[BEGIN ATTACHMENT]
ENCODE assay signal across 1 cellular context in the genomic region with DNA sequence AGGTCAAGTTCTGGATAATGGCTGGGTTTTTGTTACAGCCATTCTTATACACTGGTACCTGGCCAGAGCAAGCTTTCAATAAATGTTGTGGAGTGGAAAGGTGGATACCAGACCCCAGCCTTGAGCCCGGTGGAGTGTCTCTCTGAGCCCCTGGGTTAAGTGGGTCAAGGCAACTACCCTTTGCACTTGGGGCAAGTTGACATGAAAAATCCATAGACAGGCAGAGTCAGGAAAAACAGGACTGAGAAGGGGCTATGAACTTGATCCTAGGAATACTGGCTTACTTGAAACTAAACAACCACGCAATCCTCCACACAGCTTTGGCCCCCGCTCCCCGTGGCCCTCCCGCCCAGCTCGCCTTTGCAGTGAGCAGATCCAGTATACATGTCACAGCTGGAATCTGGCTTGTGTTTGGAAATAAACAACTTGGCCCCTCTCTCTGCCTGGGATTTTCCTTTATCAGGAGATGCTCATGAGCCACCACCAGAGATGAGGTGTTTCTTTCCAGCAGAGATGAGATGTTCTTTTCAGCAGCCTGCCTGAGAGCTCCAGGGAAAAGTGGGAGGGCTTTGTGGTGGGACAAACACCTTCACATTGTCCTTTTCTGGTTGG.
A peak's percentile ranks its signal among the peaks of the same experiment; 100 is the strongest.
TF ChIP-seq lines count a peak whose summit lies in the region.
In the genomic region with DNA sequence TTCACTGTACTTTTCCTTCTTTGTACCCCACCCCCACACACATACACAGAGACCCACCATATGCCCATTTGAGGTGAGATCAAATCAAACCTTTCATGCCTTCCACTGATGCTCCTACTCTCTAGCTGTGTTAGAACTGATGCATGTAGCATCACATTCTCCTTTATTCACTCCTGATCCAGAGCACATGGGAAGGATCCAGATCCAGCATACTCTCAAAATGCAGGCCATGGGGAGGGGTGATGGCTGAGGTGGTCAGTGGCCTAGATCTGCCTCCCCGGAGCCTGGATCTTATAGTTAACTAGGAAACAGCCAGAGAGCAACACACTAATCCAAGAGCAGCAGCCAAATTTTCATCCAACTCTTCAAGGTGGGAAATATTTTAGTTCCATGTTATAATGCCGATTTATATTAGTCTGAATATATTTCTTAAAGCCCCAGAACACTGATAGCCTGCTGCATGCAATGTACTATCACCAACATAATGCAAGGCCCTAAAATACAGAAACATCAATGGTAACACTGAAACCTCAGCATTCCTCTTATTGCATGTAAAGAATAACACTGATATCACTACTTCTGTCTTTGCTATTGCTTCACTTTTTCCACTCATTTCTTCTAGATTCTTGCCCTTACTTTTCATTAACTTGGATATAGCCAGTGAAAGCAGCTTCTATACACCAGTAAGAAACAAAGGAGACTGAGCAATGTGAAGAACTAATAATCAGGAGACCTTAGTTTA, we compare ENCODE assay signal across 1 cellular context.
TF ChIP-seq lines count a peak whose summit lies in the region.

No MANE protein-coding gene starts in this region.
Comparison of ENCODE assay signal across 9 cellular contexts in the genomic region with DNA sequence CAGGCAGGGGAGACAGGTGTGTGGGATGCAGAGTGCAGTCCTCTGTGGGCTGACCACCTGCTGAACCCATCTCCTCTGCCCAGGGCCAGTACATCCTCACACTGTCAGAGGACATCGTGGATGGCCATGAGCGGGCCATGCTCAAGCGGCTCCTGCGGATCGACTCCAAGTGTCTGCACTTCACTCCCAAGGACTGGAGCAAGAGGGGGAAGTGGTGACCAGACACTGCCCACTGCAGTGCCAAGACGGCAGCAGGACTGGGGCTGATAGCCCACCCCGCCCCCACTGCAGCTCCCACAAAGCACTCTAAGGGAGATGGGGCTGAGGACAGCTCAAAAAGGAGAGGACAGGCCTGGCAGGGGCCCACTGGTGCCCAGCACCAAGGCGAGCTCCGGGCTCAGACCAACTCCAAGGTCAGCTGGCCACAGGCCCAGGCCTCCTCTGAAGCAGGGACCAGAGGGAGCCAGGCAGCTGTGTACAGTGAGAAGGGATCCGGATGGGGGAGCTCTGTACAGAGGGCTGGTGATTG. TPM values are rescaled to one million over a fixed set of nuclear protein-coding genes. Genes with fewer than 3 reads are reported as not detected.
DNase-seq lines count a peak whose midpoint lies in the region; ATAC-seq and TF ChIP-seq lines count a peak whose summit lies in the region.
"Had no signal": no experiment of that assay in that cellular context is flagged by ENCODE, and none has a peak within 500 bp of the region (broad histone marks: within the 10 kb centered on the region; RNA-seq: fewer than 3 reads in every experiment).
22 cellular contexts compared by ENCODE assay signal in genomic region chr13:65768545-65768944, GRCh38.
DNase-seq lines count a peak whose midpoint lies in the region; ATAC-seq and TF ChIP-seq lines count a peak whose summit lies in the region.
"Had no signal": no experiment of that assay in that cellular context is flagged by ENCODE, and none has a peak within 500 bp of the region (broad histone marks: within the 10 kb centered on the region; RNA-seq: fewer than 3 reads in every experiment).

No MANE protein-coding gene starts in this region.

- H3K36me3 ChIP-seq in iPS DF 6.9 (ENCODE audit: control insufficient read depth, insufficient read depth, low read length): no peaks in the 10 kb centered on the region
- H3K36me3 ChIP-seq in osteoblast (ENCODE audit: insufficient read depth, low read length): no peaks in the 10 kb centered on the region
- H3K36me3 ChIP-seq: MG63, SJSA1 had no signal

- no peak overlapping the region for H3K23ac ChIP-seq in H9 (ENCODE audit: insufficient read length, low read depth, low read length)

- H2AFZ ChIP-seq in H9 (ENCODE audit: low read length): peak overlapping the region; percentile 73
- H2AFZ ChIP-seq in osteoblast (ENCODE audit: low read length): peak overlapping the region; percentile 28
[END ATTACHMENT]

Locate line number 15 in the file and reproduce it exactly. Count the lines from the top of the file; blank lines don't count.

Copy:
- H3K36me3 ChIP-seq in osteoblast (ENCODE audit: insufficient read depth, low read length): no peaks in the 10 kb centered on the region